• This month’s Cato Unbound features an essay drawn from The Evolution of God, the ambitious new book by Robert Wright, author of Nonzero and The Moral Animal. In this essay, Wright explores the relationship between “moral imagination” and the possibility of religious tolerance and social cooperation. Wright argues that moral imagination is part of our evolved mental machinery. When we see others as potentially cooperative, moral imagination is awakened to better grasp the needs and interests of partners and allies. But when we see ourselves caught in a zero-sum game with others, moral imagination, and thus sympathy and the spirit of toleration, shrinks as we prepare for a fight. Wright argues that the widespread perception that “the West” and “the Muslim world” are playing a zero-sum game is an illusion created by a misfire of moral imagination. The media’s relentless focus on the truculent acts of a small minority of Muslim extremists encourages the sense that the larger, more moderate Muslim world is much more hostile than it really is. But this sense narrows moral imagination, making it harder still to grap the possibility of cooperation and the point of toleration.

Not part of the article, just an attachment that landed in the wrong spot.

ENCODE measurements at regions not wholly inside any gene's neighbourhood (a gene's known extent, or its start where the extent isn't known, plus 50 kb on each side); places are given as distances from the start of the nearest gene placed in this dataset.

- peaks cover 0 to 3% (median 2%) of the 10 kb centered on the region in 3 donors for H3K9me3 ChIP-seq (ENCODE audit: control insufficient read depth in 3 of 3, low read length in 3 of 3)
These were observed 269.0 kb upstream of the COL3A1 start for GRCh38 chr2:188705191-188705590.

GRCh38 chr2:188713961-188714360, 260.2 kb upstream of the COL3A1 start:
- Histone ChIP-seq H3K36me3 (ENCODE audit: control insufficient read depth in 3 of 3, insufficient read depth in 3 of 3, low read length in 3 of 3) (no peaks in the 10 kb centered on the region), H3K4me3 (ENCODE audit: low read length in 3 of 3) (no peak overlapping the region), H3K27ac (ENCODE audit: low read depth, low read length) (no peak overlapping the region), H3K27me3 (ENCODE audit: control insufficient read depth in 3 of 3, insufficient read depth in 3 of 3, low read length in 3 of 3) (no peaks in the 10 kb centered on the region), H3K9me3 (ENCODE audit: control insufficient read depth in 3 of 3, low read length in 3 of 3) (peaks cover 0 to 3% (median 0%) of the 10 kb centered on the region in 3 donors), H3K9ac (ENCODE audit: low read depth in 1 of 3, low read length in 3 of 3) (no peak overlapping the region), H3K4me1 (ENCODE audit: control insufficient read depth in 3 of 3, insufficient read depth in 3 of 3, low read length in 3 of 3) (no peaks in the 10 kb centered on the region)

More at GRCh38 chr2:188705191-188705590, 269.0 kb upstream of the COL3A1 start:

Response Essays